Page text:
Virtual Design: 3D in all these states!
The ecological emergency, change in shopping behaviour, competitive intensity and the pandemic situation make innovation more than necessary. Although 3D technology has demonstrated its power to respond to many challenges: ecological, economic, marketing, its use is struggling to become more widespread in the Fashion & Luxury sector.
Why modelling and virtual design become vital in the market? What are the advantages of deploying these technologies within the product development process? What are the barriers to standardize this technology? How does virtual design and modelling serve the challenges of the company?
Through this article, we would like to explore some avenues of reflection.
3D, at the service of the entire product life cycle
Commonly, 3D technology is equated with virtual animation (such as runways) and the production of marketing and communication visuals (product representation for advertising, for example). Yet its use goes far beyond and serves more stakes: productivity improvement, costs control by reducing quality problems and default, exploring more design alternatives, accelerate product development, and reduce time-to-market… So many examples of the benefits of using 3D.
How does 3D modelling technology make it possible to optimize product development?
The 3D asset finds its legitimacy at every stage of product design and development:
1 – Design: The fashion designer is responsible for defining the collection trends, sketching styles, finding inspirations (colours, prints, materials…), all in a limited time. The visualization of 2D sketches in 3D releases their creativity. In a few clicks, the sketch comes to life allowing you to play with materials, volumes, colors… This modelling of the sketches induces a great visual stimulation and thus accelerates the creative process.
2 – Development: Creating prototypes has never been faster. Virtual prototyping generates no material orders, zero production times and no delivery time. The realization is done on-site from the 3D software, saving time, money and a reduction of the carbon footprint emitted by the company.
Subsequently, this same virtual prototype is distributed internally or externally to present and approve the final collection: Turntable, digital showroom, virtual show, virtual fitting, etc…
All the modifications (colour, material, style…) are made in real-time making it possible to visualize the final design. The technology accelerates decision-making and new savings (costs of buying sessions, production of new prototypes, etc.).
3 – Production: Once the salesman (physical or virtual, depending on the company’s digital commitment) has been validated, the order is placed with the production entity. The use of virtual models avoids problems of fitting and contributes to a good understanding of needs with external third parties (reduction of assembly problems/look).
4 – Publication: Simultaneously or just before the production stage, the 3D model is reusable for other uses: virtual show to present the collection to customers, online use for advertising and pre-orders, virtual fitting for customers, etc.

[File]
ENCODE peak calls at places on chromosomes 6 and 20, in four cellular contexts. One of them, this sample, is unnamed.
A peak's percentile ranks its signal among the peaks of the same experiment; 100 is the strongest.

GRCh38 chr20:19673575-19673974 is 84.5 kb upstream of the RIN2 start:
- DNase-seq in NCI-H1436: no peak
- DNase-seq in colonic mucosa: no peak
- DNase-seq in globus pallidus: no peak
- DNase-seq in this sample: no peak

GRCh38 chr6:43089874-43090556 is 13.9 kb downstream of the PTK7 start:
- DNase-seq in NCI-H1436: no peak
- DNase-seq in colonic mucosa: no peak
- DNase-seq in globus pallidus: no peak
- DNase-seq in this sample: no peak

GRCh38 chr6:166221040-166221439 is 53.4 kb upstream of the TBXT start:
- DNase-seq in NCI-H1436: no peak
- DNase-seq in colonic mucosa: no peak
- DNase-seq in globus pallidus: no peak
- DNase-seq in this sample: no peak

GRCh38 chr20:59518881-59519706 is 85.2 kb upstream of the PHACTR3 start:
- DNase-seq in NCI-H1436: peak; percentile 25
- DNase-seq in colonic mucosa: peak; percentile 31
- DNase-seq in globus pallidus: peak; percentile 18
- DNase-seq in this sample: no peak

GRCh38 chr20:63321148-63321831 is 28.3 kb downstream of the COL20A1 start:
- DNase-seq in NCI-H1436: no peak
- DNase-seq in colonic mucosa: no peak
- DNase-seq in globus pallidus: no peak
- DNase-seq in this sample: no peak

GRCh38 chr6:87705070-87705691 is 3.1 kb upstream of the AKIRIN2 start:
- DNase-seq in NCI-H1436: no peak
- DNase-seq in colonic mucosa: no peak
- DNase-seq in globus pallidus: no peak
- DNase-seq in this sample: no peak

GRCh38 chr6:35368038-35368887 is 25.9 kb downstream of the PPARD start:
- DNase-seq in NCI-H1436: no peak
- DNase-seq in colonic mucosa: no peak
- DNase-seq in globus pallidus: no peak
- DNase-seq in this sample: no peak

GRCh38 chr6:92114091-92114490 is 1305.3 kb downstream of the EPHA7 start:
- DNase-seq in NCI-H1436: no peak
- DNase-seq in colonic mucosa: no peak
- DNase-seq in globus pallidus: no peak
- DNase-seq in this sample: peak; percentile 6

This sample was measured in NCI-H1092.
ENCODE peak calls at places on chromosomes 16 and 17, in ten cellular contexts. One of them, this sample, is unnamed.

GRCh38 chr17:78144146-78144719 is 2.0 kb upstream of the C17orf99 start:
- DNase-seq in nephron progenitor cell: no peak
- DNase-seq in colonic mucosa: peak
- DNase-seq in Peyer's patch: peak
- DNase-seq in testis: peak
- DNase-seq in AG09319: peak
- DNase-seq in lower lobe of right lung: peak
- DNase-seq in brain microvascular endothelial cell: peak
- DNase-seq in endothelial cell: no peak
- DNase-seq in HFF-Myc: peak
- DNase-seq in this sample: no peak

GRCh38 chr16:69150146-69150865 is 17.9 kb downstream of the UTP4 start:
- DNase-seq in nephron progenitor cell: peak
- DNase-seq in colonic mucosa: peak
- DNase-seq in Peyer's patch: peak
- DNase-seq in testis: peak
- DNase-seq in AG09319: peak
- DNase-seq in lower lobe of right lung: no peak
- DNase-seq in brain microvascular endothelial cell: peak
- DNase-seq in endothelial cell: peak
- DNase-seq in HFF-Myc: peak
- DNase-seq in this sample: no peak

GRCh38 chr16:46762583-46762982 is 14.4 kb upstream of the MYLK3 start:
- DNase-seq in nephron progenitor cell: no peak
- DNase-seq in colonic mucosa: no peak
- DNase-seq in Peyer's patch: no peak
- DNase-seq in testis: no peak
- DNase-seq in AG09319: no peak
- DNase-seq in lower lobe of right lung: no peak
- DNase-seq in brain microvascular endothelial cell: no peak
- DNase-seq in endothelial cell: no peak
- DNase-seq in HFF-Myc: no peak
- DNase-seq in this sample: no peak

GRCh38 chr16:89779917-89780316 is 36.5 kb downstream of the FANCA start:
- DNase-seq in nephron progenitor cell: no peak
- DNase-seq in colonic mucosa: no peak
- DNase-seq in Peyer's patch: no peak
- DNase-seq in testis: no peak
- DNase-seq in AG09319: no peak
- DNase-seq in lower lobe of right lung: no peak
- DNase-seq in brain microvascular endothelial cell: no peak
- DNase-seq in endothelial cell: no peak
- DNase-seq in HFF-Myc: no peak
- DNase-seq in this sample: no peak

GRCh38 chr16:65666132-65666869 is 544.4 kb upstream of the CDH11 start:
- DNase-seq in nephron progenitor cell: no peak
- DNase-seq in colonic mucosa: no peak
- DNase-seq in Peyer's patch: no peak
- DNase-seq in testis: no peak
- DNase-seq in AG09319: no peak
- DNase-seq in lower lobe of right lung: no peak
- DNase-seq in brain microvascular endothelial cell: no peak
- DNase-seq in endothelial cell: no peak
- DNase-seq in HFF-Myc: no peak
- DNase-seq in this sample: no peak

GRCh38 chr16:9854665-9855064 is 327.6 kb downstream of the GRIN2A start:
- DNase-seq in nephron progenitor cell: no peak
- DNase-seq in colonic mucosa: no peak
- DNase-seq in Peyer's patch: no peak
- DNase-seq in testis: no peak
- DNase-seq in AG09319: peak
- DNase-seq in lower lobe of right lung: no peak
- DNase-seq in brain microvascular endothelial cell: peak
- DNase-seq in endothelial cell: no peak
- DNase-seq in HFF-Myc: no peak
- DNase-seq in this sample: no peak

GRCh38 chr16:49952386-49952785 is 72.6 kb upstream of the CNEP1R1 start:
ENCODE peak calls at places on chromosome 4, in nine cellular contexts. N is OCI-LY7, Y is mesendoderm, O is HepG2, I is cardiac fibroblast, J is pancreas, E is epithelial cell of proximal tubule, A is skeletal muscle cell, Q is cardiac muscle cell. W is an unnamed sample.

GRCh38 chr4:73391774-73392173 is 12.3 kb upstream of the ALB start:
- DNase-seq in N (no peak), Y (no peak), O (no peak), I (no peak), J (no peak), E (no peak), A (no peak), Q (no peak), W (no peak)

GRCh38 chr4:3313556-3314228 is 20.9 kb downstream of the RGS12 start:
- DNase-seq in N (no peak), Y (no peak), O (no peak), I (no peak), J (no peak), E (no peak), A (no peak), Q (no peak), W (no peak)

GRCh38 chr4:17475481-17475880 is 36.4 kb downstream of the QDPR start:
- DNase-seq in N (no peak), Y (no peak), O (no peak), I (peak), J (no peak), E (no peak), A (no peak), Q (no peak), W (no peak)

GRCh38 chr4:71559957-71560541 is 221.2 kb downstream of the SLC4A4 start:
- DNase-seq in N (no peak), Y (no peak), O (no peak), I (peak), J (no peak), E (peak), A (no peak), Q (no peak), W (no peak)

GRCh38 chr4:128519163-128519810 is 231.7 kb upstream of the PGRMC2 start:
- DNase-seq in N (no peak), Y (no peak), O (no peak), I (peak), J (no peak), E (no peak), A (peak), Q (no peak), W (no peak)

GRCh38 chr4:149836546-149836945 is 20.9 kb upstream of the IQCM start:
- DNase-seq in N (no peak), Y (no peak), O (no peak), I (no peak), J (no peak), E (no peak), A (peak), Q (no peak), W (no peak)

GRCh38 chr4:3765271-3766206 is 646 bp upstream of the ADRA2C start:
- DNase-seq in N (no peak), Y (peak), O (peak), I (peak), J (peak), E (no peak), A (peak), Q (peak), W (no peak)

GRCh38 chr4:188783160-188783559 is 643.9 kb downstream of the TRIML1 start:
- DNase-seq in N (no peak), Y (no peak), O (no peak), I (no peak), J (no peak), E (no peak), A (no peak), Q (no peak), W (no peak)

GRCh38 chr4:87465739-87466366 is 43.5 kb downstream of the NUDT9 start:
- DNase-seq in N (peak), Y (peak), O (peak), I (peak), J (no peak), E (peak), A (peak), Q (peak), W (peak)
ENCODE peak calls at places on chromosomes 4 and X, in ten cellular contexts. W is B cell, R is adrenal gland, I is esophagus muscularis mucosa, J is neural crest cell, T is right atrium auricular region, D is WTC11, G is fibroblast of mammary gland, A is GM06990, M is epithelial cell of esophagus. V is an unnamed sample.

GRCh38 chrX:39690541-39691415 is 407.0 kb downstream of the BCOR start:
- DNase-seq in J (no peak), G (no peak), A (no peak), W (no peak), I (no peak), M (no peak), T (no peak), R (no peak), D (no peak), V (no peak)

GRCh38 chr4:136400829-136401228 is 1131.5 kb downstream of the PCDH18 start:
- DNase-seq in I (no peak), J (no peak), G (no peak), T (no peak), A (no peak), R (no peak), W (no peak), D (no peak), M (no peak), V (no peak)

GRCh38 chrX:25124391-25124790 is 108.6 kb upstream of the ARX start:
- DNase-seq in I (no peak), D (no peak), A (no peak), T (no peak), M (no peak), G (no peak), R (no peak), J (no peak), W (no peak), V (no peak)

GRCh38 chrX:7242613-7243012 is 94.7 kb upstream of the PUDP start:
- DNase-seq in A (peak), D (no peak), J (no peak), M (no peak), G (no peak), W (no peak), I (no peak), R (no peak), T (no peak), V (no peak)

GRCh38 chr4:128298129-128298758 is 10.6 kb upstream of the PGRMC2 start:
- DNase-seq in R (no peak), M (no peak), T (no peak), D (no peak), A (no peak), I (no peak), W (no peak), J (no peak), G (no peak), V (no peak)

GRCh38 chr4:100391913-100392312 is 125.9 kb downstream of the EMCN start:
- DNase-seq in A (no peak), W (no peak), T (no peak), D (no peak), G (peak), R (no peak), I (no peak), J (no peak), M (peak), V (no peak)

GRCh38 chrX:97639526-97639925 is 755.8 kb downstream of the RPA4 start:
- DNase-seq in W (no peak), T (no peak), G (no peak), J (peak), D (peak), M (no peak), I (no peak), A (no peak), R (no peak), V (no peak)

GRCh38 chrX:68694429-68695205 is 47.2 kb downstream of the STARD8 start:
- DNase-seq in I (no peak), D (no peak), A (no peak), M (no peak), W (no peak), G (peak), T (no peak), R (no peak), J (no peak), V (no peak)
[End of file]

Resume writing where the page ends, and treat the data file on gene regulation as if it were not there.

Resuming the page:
Numerous saving are made. Furthermore, publishing your product online right before production facilitates quantity adjustment to be produced and then lower the stock of unsold goods.
5 – Sales and e-commerce: The visuals created in 3D are reusable on e-commerce sites to allow customers to view the product in retail (without the need to make a photoshoot). Product customizations are made possible online and some companies offer virtual fitting on an avatar in our image. The requirements are met.
To sum up, the use of 3D has many advantages, and the technology today makes it possible to realistically represent the product so well that we manage to imagine the product and to see its defaults by transposing it on virtual mannequins.
What are the brakes on using 3D?
Adapting your product to the brand’s size standards, realistically representing the proportions/volumes, playing with materials and colours, and handling the product from all these angles has never been easier. And yet the sector is far from having democratized the use of 3D. Why? What are the obstacles to going towards this type of technology?
Some sectors, such as sportswear, are more likely to turn to new technologies. They were pioneers in the use of 3D.
So, the brake on the use of technology would be mainly cultural? Indeed, the fashion sector has long focused its innovation on the product, rather than the digital part. This love of the product, of the material and this commitment to know-how and touch can lead to reluctance to change: Digital is not necessarily perceived for its advantages but first for time and learning constraints.
Moving from pencil to screen to create seems to be an aberration at first glance. This requires getting out of your comfort zone, relearning your job, and losing productivity at first… It takes time to adapt, which is quickly forgotten when you are faced with the possibilities that the tools can offer.
Finally, the financial effort required to implement 3D is the last identified barrier. The price of licenses, hardware, user training, the loss of productivity associated with learning a new process, are the main obstacles identified by investors.
Has the fashion sector already lagged far behind other sectors? How should we go about it to recover this backlog accumulated over the years? Should we start in 3D?
Although 3D shows us all its interest and power, it is often limited to its recreational aspect for artistic teams. Yet the transition to 3D is a strategic choice for the company to accelerate the time-to-market, go towards a CSR approach or optimize its development processes to achieve savings.
Thanks to Alexandra BUOR, Jennifer FERRET, Nathalie CHAVANNE and Tom CHARLES for their contributions.